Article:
Court Is in Session

Court Is in Session

Court Is in Session

Court Is in Session

Excerpt

Every American citizen knows that the American democracy rests firmly on three pillars: the Executive, the Legislative, and the Judicial. The Executive and the Legislative branches of our system are well known to all of us, their activities are reported in minute detail in the daily press, on the radio and on television. The President and his Cabinet, the Senators and the Representatives have the qualities and operate under conditions that make for popular appeal. They are glamorous or dramatic or entertaining and they appear constantly in the public eye. They go to the people and are with them.

But an essential characteristic of the Judiciary is dignity, which is, of course, not a quality that makes for familiarity. And so this blood brother in our political economy has become a sort of stepbrother. We don't think often about our courts; many of us know little about them and most of us don't understand quite how they operate.

Our courts are the great strength of our democratic system. It is in the courts that justice is administered and preserved. The courts constitute the essential safety valve by which the Legislative and Executive branches may be kept within bounds. They guarantee our safety, they provide the individual with security and protect his rights as against other individuals, majority as well as minority groups, and the state itself.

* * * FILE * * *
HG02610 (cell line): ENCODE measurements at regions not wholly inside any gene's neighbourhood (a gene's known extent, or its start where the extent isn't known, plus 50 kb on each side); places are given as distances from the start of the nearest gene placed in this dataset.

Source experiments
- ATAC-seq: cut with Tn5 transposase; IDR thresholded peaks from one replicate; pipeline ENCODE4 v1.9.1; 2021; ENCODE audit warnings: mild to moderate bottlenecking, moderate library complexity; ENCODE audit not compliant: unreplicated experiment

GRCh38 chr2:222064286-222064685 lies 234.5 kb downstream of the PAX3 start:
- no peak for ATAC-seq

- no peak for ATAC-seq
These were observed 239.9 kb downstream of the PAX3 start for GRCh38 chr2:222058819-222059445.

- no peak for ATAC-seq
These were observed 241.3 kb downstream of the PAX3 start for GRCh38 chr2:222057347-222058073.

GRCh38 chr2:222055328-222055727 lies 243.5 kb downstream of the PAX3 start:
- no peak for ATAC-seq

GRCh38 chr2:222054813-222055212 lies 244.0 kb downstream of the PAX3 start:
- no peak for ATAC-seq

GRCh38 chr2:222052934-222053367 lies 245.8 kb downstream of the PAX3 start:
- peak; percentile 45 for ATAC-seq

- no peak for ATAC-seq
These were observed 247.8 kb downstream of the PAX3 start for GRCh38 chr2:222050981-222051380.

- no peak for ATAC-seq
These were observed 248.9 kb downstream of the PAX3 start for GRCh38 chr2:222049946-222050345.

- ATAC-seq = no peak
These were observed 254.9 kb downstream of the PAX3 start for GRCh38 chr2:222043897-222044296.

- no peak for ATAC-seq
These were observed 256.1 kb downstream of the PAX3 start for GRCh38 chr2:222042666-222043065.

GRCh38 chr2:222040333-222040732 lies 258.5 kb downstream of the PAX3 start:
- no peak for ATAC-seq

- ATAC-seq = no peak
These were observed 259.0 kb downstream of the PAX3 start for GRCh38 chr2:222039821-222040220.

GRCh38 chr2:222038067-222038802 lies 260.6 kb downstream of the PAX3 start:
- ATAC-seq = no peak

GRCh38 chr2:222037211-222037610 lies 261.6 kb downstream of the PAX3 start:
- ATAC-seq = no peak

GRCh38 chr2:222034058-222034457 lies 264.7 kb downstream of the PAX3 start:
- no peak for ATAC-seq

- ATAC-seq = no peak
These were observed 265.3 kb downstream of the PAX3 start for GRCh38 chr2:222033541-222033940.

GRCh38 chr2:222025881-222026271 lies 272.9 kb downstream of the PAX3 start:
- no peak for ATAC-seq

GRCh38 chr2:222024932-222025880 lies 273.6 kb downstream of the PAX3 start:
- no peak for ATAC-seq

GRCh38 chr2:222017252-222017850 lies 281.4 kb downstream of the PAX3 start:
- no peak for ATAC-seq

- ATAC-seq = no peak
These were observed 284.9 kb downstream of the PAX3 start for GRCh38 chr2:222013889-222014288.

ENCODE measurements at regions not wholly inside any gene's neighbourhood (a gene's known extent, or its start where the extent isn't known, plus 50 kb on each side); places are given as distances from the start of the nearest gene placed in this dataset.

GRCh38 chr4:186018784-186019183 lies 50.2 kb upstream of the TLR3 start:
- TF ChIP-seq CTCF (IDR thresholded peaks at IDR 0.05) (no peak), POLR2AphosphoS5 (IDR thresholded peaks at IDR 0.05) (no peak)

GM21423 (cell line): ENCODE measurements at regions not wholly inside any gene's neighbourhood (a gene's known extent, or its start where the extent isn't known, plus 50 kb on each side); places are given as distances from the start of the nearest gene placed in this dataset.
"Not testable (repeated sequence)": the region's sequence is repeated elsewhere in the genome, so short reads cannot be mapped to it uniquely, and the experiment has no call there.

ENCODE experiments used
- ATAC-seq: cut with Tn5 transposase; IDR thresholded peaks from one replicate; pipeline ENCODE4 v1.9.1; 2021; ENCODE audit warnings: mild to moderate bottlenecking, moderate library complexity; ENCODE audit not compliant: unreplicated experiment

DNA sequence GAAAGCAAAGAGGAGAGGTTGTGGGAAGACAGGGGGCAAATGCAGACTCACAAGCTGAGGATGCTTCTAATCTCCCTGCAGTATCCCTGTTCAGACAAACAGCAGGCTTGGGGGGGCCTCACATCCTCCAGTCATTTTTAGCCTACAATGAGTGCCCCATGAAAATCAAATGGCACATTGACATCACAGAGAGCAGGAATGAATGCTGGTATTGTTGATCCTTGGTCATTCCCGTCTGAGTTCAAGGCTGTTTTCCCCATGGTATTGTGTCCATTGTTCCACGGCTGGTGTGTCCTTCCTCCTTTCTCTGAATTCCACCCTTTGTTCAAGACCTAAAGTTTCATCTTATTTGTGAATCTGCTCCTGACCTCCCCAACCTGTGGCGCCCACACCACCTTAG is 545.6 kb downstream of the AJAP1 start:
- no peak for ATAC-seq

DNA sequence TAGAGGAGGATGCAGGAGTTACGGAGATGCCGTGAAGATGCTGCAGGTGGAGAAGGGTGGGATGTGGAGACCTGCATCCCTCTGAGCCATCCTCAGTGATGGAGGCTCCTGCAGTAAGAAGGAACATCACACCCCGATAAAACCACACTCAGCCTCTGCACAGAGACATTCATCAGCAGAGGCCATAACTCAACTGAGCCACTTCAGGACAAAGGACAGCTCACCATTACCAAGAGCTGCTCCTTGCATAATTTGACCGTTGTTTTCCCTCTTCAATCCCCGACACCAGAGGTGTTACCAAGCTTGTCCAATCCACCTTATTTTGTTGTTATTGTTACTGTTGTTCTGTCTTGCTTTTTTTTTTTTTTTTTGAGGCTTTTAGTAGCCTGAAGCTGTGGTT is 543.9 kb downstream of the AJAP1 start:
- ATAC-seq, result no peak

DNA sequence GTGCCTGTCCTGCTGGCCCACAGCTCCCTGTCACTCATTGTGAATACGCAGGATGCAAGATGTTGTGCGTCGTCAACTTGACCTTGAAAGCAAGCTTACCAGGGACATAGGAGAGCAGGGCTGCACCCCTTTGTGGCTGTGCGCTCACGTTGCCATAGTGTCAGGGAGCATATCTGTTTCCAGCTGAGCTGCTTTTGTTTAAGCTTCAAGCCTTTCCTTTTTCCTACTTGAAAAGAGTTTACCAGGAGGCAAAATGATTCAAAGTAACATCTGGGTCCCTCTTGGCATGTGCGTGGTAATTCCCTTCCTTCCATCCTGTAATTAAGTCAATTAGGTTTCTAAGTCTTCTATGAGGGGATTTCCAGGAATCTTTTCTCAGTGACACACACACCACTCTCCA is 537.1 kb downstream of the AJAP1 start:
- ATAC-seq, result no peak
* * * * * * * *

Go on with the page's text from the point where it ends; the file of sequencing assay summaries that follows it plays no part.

Yet the public is, on the whole, unaware of all this. Though the courtrooms are open to the public, scarcely one person in five thousand has ever witnessed a trial. Most people base their impression of what goes on in courtrooms on short, hastily written newspaper accounts of trials, on exaggerated, inaccurate, overdramatized movie and radio portrayals of trial scenes. This is wrong, and it is dangerous. For while we have found that the courts guarantee all rights and the political safety of the people, it is the people who must guarantee the safety of the courts. Failure to do so results in the kind of tragic farce and disaster we see in the courts of the totalitarian countries.

The people cannot protect the courts unless they know about them and just how justice is administered. And the only way they . . .

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